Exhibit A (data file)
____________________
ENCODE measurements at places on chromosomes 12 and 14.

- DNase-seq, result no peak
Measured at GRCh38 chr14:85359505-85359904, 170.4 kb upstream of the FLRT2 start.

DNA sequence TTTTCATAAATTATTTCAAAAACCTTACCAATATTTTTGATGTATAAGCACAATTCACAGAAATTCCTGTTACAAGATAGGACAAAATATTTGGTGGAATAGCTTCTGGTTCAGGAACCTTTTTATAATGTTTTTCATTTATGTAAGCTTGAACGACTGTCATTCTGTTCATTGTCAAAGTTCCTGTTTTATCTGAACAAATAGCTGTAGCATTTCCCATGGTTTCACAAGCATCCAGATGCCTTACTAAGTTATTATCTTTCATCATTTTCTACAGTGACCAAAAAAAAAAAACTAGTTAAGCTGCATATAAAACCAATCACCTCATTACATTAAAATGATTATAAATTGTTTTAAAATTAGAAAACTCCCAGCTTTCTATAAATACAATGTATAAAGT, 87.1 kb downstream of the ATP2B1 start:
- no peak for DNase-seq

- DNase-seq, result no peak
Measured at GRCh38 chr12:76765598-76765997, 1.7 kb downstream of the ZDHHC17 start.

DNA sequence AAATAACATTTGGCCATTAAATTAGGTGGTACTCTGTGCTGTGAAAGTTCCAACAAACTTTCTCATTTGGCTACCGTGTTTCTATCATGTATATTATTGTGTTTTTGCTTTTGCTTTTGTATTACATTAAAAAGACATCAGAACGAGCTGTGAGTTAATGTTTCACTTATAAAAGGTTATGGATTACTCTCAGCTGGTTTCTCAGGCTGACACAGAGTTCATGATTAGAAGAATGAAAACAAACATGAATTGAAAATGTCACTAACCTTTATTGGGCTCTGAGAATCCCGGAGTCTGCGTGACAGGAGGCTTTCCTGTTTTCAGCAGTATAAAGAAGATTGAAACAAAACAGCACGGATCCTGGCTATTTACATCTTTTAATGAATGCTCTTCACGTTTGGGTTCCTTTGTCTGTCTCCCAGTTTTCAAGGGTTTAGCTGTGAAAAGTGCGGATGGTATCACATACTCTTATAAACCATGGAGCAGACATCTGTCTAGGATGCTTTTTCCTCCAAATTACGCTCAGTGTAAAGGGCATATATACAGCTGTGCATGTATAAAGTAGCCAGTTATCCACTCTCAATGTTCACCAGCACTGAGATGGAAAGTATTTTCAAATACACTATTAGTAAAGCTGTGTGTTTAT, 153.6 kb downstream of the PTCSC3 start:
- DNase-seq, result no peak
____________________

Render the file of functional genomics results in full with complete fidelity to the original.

ENCODE measurements at places on chromosomes 12 and 14.

- DNase-seq, result no peak
Measured at GRCh38 chr14:85359505-85359904, 170.4 kb upstream of the FLRT2 start.

DNA sequence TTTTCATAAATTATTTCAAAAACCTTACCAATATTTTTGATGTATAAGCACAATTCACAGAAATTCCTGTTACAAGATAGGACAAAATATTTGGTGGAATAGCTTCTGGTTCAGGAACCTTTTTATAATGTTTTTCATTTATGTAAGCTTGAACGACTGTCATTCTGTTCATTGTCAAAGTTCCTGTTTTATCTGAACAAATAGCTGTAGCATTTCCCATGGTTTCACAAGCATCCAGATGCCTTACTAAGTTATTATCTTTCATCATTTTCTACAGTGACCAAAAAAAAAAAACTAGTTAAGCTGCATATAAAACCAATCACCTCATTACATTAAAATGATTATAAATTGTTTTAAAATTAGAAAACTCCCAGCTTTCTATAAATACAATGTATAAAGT, 87.1 kb downstream of the ATP2B1 start:
- no peak for DNase-seq

- DNase-seq, result no peak
Measured at GRCh38 chr12:76765598-76765997, 1.7 kb downstream of the ZDHHC17 start.

DNA sequence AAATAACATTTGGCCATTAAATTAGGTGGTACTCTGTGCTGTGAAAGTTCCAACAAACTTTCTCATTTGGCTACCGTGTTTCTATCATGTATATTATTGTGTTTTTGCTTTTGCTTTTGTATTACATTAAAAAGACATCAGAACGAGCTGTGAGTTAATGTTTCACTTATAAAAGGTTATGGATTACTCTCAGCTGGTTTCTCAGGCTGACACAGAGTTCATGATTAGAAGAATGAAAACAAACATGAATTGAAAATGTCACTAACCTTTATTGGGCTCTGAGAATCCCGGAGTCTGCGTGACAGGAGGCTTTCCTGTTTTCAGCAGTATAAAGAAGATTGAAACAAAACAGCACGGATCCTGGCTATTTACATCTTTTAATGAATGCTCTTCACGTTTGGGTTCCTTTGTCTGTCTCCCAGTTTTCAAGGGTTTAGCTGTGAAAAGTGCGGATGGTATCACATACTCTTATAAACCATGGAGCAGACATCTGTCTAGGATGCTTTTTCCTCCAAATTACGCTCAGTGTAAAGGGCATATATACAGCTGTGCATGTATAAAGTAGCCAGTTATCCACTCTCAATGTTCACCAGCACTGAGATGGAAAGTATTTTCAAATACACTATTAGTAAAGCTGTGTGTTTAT, 153.6 kb downstream of the PTCSC3 start:
- DNase-seq, result no peak